National Taxpayer Advocate Erin Collins offered suggestions on how the Internal Revenue Service should spend the $80 billion in additional funding it received from Congress in the Inflation Reduction Act, signed into law earlier this year.

In the first of two blog posts on the subject posted September 14, 2022, Collins focused on the immediate needs of the agency.

She wrote that before the IRS moves forward in plans to improve its overall operations, “it is imperative that it fulfills its core filing season mission by eliminating the backlog of unprocessed original and amended paper-filed tax returns, pay all pending refunds, and work through its backlog of overaged correspondence.”

To achieve this, she outlined the following recommendations:

The recommendations preceded remarks made by Department of the Treasury Secretary Janet Yellen on September 15, 2022, in which she highlighted a number of these recommendations as priorities for the IRS, including fully staffing Taxpayer Assistance Centers and improving call center service levels.

Longer Term Recommendations

In her second blog post on the subject, posted September 15, 2022, Collins focused more on long-term initiatives the IRS can embark on to improve the taxpayer experience.

The recommendations ranged from the basic, such as hiring more human resource employees and ensuring proper training for all IRS employees to updating antiquated information technology infrastructure, improving transparency and issuing clear notices and guidance.

On the IT side, Collins’ recommendation topics touched on some of the usual suspects, including improving online functionality and access to tax records and automating the scanning process for paper filings. She also called for implementing technology to allow taxpayers and tax professionals to upload documents for auditors, as well as improving the readability of transcripts, and enabling all taxpayers to have the ability to electronically file their tax returns.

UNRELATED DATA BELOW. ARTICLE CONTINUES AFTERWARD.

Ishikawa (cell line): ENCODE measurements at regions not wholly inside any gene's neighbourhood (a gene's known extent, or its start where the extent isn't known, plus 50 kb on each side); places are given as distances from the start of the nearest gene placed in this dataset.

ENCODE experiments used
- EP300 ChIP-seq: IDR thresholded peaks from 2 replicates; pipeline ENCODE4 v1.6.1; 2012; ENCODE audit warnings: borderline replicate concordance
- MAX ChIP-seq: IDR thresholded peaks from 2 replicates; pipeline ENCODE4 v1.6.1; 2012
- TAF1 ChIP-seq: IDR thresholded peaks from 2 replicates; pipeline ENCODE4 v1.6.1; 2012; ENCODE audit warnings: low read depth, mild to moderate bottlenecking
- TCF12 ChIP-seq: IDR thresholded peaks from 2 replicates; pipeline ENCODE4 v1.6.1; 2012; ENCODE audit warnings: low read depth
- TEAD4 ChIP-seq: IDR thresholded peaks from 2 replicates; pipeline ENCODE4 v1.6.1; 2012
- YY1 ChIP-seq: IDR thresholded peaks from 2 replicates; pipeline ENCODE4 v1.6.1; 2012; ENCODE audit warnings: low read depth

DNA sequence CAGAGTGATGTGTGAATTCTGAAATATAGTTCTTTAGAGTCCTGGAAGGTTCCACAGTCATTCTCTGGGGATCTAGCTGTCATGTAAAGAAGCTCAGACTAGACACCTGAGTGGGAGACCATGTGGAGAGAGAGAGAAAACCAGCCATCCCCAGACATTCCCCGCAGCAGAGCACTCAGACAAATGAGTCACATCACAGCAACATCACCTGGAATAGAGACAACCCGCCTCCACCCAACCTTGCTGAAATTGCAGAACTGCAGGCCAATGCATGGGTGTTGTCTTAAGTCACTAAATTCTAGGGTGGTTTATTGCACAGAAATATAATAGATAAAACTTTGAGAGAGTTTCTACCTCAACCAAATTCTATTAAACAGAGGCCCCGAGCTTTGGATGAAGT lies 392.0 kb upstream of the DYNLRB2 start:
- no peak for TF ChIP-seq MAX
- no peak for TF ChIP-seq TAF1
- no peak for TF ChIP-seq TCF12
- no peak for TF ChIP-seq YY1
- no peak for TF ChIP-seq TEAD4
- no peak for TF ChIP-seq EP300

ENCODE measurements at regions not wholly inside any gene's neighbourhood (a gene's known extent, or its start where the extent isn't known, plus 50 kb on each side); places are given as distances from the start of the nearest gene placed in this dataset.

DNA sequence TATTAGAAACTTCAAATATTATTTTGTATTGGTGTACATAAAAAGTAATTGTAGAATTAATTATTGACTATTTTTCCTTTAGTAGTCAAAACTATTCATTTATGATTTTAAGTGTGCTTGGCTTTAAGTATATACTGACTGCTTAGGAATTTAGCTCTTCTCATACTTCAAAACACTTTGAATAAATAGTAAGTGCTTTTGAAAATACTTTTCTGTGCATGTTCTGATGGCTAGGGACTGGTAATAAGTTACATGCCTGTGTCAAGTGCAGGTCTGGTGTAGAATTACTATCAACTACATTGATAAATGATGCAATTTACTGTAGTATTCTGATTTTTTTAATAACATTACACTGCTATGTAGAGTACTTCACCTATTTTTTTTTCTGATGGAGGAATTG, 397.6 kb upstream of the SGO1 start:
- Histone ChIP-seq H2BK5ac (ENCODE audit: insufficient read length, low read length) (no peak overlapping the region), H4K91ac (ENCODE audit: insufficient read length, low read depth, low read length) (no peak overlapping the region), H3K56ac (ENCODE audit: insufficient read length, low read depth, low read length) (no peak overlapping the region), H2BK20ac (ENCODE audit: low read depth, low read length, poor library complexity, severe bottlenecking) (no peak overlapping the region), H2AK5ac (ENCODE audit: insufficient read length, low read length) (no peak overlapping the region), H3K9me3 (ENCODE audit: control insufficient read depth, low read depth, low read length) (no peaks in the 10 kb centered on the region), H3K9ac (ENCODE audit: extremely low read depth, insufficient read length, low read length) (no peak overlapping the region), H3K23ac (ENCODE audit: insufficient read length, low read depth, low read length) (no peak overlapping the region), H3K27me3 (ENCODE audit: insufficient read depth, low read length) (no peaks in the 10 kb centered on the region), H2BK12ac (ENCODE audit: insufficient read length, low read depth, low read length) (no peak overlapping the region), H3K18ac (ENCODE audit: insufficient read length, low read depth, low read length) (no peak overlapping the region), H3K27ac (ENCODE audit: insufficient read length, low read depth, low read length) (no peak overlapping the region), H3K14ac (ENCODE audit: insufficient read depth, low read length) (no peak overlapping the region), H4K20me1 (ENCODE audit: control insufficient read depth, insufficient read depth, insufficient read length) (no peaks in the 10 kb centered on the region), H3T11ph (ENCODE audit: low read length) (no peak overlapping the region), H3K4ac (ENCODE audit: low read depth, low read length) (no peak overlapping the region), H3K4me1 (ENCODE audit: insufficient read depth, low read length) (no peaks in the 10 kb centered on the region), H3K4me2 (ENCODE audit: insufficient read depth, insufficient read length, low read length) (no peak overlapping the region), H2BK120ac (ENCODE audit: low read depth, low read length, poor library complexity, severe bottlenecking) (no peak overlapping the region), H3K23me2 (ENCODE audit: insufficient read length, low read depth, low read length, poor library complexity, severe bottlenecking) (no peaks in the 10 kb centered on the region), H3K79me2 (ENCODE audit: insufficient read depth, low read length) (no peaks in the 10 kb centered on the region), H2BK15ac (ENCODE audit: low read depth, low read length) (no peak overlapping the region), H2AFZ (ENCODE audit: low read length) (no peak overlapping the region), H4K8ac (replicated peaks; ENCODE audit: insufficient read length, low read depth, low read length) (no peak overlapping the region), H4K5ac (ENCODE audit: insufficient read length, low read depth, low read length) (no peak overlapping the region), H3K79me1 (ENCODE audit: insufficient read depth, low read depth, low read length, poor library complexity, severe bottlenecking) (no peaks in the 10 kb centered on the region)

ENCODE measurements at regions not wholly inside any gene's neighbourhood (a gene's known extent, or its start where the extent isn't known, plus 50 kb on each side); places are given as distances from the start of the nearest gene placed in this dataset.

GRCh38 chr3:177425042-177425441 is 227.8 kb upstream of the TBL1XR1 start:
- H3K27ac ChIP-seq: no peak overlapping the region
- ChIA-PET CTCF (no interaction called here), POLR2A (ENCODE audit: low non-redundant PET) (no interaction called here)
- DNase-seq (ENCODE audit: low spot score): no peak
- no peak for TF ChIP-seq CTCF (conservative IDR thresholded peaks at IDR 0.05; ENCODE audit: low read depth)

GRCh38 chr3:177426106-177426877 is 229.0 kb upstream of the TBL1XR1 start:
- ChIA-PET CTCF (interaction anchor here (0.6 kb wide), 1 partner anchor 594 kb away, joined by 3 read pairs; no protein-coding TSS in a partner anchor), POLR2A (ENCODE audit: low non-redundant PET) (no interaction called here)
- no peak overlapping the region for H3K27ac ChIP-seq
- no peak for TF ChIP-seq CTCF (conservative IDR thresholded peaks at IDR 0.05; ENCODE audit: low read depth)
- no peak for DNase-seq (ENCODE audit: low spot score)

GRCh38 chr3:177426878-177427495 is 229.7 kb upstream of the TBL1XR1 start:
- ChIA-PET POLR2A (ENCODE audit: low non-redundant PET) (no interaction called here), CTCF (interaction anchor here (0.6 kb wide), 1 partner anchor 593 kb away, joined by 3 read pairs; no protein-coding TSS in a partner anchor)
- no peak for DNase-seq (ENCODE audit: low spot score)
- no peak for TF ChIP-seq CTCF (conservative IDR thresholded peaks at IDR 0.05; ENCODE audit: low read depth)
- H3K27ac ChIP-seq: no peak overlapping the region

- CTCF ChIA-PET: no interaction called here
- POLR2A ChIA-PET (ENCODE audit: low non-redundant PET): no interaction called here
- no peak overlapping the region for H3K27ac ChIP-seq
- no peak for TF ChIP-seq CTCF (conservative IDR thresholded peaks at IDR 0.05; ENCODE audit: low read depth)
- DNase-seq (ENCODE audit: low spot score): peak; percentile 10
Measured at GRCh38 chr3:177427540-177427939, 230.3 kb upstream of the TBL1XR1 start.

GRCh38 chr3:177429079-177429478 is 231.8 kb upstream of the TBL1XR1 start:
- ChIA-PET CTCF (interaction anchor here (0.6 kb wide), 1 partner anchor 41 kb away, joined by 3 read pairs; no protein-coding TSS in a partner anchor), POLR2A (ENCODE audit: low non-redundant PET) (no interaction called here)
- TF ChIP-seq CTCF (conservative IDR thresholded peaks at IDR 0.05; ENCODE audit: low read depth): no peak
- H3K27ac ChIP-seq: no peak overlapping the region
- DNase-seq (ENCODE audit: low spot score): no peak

Other technology recommendations include improving the voicebots and chatbots as well as overhauling the IRS website to make it more user friendly.

In the area of improving transparency, Collins noted that during the 2020 and 2021 filing seasons, the IRS “failed to provide weekly reports proving tax return processing timeframes so that taxpayers would know what to expect when they filed their returns or submitted correspondence. This lack of proactive transparency and timely information left taxpayers confused and frustrated, reaching for the phones, searching the Internet, and looking for tax professionals to help.”

As for improving notices and guidance, Collins noted that despite improvements over the years, “some critical notices remain confusing and vague, and don’t provide taxpayers with adequate IRS contact information. In some cases, the IRS limits the number of characters and words in its notices.”

She noted that under the Taxpayer Bill of Rights that taxpayers have the right to be informed. If the IRS knows something, “it needs to timely, accurately, and clearly say it,” Collins wrote. “Failure to do so may well lead to more complications and problems for taxpayers, requiring additional time and resources by taxpayers, tax professionals, and the IRS to resolve them.”

Finally, Collins called for an increase to the Taxpayer Advocate Service funding, noting that its “case advocacy operations are already stretched thin, and we will need to hire additional employees if the IRS ramps up its compliance activities, as that inevitably will lead to more TAS cases.”

“IRS leaders often tell us they agree with our recommendations in concept, but they lack the resources to implement them,” Collins wrote in the second blog post. “With the supplemental funding it has received, these initiatives can now be undertaken.”